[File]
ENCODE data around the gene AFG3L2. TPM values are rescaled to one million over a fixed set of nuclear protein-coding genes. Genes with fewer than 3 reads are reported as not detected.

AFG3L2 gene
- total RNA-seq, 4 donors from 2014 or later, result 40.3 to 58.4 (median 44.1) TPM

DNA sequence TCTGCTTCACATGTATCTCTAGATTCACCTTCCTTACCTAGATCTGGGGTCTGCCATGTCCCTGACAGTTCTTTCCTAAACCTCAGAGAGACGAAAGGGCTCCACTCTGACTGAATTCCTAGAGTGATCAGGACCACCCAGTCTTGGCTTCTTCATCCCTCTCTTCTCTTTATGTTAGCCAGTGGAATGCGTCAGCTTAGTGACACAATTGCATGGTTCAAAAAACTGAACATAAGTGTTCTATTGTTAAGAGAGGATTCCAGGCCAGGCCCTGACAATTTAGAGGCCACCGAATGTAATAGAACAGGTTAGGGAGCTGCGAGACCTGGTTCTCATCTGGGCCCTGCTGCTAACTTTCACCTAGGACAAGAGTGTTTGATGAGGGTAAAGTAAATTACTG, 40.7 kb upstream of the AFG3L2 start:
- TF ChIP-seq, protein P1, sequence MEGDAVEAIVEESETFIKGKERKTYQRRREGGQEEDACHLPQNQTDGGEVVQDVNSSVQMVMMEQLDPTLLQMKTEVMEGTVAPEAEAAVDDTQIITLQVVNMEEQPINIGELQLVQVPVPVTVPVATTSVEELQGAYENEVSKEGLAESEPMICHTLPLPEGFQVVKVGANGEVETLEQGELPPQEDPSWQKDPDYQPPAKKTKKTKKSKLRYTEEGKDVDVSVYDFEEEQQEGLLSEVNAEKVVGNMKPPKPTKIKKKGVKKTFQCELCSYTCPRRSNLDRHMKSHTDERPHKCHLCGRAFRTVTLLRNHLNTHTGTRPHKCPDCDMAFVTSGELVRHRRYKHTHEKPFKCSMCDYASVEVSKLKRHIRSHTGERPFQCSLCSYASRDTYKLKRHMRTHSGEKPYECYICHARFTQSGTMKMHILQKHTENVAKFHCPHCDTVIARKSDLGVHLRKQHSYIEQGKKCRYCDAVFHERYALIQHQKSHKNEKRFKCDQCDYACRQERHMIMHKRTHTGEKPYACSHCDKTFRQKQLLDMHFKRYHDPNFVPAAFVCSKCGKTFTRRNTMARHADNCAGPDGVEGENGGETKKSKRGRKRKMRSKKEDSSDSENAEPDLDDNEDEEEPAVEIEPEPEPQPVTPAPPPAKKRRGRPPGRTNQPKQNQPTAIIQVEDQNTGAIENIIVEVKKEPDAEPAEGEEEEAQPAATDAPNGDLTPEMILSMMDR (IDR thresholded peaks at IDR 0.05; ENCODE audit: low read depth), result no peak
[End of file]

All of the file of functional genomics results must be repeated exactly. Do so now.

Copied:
ENCODE data around the gene AFG3L2. TPM values are rescaled to one million over a fixed set of nuclear protein-coding genes. Genes with fewer than 3 reads are reported as not detected.

AFG3L2 gene
- total RNA-seq, 4 donors from 2014 or later, result 40.3 to 58.4 (median 44.1) TPM

DNA sequence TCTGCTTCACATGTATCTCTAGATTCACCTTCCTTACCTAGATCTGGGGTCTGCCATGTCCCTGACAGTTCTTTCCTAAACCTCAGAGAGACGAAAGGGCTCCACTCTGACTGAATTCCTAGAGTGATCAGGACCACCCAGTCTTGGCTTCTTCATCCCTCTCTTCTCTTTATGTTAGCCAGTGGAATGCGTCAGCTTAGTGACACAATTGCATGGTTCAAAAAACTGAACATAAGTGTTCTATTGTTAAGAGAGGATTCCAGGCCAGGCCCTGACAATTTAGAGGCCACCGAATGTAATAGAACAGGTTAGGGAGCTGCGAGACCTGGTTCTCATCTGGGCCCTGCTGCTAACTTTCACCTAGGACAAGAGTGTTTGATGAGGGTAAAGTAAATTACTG, 40.7 kb upstream of the AFG3L2 start:
- TF ChIP-seq, protein P1, sequence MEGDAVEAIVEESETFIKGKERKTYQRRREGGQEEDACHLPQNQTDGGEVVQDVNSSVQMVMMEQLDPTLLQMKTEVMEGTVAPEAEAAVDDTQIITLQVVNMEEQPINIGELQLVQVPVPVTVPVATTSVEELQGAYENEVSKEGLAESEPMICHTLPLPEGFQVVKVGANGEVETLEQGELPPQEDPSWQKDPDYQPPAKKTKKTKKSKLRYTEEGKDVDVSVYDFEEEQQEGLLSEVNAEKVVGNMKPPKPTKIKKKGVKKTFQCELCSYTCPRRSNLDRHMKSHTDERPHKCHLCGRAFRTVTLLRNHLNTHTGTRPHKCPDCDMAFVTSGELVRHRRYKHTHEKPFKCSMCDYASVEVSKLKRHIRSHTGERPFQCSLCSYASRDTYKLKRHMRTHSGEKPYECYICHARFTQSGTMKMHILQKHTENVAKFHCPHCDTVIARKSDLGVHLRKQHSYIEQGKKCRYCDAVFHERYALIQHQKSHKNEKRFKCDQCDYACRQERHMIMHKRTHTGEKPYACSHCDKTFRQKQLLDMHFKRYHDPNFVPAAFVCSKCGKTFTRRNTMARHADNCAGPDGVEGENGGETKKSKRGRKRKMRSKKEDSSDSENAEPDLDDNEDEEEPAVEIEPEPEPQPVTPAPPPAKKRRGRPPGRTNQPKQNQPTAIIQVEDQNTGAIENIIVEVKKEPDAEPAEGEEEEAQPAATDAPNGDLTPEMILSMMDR (IDR thresholded peaks at IDR 0.05; ENCODE audit: low read depth), result no peak